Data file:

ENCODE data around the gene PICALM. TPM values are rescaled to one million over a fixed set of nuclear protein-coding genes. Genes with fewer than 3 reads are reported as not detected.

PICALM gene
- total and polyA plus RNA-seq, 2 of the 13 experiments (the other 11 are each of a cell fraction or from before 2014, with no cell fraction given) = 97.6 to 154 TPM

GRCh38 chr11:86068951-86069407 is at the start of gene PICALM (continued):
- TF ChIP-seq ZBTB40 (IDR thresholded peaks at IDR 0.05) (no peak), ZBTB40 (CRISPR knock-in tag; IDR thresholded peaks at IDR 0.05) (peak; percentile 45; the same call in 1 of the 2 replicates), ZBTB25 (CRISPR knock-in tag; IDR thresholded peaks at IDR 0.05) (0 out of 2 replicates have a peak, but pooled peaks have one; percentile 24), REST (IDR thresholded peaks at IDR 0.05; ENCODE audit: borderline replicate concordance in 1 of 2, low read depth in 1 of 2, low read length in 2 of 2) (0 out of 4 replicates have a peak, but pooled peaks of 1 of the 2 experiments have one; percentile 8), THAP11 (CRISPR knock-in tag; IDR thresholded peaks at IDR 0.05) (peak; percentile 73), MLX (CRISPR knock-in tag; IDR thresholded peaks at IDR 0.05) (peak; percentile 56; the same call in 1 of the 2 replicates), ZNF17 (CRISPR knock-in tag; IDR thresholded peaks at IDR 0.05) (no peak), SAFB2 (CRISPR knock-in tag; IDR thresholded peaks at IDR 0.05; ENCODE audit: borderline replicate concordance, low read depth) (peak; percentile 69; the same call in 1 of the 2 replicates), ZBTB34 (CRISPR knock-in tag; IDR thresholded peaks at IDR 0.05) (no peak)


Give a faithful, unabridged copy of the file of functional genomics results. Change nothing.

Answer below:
ENCODE data around the gene PICALM. TPM values are rescaled to one million over a fixed set of nuclear protein-coding genes. Genes with fewer than 3 reads are reported as not detected.

PICALM gene
- total and polyA plus RNA-seq, 2 of the 13 experiments (the other 11 are each of a cell fraction or from before 2014, with no cell fraction given) = 97.6 to 154 TPM

GRCh38 chr11:86068951-86069407 is at the start of gene PICALM (continued):
- TF ChIP-seq ZBTB40 (IDR thresholded peaks at IDR 0.05) (no peak), ZBTB40 (CRISPR knock-in tag; IDR thresholded peaks at IDR 0.05) (peak; percentile 45; the same call in 1 of the 2 replicates), ZBTB25 (CRISPR knock-in tag; IDR thresholded peaks at IDR 0.05) (0 out of 2 replicates have a peak, but pooled peaks have one; percentile 24), REST (IDR thresholded peaks at IDR 0.05; ENCODE audit: borderline replicate concordance in 1 of 2, low read depth in 1 of 2, low read length in 2 of 2) (0 out of 4 replicates have a peak, but pooled peaks of 1 of the 2 experiments have one; percentile 8), THAP11 (CRISPR knock-in tag; IDR thresholded peaks at IDR 0.05) (peak; percentile 73), MLX (CRISPR knock-in tag; IDR thresholded peaks at IDR 0.05) (peak; percentile 56; the same call in 1 of the 2 replicates), ZNF17 (CRISPR knock-in tag; IDR thresholded peaks at IDR 0.05) (no peak), SAFB2 (CRISPR knock-in tag; IDR thresholded peaks at IDR 0.05; ENCODE audit: borderline replicate concordance, low read depth) (peak; percentile 69; the same call in 1 of the 2 replicates), ZBTB34 (CRISPR knock-in tag; IDR thresholded peaks at IDR 0.05) (no peak)